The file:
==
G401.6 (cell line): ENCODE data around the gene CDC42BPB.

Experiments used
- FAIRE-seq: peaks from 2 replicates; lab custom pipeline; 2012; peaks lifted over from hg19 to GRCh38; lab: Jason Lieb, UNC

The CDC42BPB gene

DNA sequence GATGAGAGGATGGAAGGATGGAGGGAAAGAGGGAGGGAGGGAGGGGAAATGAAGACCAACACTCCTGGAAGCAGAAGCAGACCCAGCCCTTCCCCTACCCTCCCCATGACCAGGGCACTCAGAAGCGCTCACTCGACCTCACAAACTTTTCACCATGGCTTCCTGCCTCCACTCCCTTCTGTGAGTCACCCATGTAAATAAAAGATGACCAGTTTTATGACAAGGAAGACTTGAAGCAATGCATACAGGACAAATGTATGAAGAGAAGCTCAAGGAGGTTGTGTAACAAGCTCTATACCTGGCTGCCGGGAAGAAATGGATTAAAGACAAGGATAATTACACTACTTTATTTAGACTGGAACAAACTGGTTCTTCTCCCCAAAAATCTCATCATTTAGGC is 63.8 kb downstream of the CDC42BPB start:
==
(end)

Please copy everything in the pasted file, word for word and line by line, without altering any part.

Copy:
G401.6 (cell line): ENCODE data around the gene CDC42BPB.

Experiments used
- FAIRE-seq: peaks from 2 replicates; lab custom pipeline; 2012; peaks lifted over from hg19 to GRCh38; lab: Jason Lieb, UNC

The CDC42BPB gene

DNA sequence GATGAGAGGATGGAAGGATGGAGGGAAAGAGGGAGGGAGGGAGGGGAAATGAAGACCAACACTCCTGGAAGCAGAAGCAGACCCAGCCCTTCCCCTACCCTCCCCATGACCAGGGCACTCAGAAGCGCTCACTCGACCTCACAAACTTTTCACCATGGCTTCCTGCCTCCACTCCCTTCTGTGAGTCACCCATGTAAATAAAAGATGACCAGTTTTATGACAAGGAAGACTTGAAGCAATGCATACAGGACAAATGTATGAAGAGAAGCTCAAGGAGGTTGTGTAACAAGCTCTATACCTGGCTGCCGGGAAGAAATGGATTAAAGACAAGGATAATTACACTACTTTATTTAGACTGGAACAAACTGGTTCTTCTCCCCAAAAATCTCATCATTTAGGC is 63.8 kb downstream of the CDC42BPB start: